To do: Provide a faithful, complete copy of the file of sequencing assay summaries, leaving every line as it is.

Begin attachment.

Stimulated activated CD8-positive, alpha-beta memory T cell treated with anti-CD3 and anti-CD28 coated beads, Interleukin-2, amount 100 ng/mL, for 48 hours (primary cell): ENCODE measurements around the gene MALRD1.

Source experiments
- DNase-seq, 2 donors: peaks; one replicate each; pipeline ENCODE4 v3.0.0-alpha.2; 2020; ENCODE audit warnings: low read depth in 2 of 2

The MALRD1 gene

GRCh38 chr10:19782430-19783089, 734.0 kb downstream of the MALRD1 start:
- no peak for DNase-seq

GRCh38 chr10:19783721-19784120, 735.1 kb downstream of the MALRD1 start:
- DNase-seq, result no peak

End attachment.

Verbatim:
Stimulated activated CD8-positive, alpha-beta memory T cell treated with anti-CD3 and anti-CD28 coated beads, Interleukin-2, amount 100 ng/mL, for 48 hours (primary cell): ENCODE measurements around the gene MALRD1.

Source experiments
- DNase-seq, 2 donors: peaks; one replicate each; pipeline ENCODE4 v3.0.0-alpha.2; 2020; ENCODE audit warnings: low read depth in 2 of 2

The MALRD1 gene

GRCh38 chr10:19782430-19783089, 734.0 kb downstream of the MALRD1 start:
- no peak for DNase-seq

GRCh38 chr10:19783721-19784120, 735.1 kb downstream of the MALRD1 start:
- DNase-seq, result no peak